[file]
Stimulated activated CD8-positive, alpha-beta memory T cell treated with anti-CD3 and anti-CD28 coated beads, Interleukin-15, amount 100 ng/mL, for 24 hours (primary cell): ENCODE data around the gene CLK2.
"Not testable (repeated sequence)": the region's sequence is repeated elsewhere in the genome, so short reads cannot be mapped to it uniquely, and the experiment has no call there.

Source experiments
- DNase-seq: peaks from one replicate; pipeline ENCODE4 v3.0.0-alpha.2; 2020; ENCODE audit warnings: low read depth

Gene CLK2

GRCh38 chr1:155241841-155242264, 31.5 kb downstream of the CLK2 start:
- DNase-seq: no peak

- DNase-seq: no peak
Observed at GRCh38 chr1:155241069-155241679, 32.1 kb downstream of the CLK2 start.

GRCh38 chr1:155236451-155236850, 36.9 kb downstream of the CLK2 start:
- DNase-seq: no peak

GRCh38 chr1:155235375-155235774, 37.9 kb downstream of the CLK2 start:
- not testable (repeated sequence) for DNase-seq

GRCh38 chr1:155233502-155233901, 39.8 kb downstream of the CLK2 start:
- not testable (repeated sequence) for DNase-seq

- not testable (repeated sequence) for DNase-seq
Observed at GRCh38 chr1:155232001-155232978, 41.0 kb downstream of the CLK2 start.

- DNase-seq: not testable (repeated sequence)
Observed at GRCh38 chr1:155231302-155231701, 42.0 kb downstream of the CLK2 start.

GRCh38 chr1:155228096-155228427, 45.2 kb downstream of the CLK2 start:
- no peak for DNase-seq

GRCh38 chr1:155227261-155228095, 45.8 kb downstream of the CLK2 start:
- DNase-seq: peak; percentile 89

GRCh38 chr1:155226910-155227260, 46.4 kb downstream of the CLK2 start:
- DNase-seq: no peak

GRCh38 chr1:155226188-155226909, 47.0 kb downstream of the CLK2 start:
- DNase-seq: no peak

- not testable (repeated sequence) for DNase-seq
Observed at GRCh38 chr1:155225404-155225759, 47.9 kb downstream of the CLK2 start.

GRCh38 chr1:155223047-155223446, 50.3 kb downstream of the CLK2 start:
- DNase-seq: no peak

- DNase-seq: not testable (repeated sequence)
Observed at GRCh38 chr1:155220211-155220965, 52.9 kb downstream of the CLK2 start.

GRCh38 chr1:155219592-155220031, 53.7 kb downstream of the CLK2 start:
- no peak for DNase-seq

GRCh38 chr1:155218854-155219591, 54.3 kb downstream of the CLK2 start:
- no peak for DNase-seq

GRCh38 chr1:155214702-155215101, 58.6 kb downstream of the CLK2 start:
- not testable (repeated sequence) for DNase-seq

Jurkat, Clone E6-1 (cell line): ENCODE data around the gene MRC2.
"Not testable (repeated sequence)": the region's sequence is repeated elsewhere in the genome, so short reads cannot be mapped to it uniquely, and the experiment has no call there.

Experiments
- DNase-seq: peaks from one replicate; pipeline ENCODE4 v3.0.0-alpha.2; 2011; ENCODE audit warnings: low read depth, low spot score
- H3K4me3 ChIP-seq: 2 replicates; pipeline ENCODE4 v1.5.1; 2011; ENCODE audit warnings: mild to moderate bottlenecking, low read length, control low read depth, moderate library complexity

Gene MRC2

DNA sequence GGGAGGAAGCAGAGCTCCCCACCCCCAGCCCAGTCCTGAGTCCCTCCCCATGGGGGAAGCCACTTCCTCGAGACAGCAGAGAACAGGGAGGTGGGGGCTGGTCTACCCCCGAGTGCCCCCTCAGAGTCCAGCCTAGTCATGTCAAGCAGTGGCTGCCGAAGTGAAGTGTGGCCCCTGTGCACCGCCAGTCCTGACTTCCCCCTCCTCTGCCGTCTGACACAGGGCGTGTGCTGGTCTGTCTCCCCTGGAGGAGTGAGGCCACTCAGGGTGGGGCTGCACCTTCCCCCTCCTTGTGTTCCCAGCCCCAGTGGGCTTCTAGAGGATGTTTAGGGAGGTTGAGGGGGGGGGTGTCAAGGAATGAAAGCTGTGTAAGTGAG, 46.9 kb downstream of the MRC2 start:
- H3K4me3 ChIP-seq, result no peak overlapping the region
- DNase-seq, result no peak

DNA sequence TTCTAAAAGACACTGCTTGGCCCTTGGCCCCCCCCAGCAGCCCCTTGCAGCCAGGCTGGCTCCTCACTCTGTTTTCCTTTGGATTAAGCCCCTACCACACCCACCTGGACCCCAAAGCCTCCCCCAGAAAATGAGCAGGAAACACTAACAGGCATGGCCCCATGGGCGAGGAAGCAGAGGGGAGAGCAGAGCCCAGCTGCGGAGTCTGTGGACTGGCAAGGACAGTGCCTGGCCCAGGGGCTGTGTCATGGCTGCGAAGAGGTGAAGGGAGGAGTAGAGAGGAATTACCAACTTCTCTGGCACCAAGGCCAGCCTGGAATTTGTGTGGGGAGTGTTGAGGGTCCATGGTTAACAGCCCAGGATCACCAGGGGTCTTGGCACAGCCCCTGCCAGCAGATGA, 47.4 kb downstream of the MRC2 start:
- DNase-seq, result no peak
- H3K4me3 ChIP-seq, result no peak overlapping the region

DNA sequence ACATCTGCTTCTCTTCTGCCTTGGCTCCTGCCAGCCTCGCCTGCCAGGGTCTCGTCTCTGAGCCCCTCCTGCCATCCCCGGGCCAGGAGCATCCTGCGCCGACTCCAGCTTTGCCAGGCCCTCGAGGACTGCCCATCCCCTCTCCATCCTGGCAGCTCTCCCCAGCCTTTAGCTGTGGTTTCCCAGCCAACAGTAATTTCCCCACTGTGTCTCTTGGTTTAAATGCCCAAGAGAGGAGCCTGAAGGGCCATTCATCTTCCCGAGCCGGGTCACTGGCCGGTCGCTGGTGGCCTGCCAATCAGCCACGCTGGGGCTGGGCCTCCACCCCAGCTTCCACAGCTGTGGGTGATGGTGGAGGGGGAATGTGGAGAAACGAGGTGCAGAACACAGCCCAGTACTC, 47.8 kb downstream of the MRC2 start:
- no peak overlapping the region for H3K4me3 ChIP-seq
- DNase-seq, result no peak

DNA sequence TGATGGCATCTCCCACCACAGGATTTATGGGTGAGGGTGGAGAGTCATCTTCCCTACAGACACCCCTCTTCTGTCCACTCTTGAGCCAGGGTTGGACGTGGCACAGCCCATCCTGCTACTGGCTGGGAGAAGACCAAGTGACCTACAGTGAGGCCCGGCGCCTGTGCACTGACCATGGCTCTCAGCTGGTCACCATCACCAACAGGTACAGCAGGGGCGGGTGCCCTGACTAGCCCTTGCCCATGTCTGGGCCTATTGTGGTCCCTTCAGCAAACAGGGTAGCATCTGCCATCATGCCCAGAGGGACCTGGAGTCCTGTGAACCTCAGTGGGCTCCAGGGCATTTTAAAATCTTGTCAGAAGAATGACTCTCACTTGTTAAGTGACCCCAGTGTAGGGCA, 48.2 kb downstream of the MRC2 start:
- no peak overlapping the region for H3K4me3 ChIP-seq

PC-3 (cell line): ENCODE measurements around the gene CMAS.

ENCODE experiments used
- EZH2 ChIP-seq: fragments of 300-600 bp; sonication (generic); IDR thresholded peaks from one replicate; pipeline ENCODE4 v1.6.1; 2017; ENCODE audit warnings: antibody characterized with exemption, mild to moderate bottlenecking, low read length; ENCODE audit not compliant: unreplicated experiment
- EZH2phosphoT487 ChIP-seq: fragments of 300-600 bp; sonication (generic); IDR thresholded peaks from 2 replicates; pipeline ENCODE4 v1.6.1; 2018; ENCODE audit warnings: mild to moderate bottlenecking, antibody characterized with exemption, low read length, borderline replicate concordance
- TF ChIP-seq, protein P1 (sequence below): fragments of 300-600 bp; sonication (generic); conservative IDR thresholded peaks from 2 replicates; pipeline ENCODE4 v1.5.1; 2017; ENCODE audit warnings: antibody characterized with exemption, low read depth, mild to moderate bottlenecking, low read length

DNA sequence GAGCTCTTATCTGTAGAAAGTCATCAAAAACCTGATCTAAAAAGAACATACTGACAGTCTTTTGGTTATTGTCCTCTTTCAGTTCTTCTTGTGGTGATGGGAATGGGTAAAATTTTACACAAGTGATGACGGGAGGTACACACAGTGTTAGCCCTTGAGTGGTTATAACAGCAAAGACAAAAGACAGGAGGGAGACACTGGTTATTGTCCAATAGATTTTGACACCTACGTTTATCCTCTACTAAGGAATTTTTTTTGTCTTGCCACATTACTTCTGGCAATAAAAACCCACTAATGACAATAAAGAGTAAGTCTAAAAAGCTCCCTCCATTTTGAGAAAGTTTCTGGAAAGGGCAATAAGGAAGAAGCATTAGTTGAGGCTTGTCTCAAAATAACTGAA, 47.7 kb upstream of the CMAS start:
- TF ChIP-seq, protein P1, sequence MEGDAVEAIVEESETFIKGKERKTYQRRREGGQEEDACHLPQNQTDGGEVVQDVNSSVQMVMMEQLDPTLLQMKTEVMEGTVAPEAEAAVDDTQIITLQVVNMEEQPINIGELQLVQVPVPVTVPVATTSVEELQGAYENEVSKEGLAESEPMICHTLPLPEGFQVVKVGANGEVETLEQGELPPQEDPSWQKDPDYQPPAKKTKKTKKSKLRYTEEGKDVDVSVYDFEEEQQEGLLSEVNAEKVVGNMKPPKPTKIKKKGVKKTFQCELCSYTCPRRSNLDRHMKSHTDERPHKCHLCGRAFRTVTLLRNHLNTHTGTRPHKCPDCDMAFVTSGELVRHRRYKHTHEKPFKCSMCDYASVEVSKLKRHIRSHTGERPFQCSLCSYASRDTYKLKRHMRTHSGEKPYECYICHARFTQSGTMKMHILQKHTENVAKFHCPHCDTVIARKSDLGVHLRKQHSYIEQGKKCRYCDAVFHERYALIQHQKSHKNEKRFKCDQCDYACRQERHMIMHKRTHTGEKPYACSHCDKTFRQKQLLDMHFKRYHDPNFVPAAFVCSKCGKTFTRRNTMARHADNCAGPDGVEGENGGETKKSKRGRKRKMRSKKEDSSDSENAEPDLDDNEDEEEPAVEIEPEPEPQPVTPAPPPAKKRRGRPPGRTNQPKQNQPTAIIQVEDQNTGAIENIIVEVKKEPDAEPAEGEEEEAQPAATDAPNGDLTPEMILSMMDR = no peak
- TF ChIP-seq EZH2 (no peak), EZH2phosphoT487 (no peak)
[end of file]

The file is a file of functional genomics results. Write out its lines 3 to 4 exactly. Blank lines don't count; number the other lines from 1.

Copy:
Source experiments
- DNase-seq: peaks from one replicate; pipeline ENCODE4 v3.0.0-alpha.2; 2020; ENCODE audit warnings: low read depth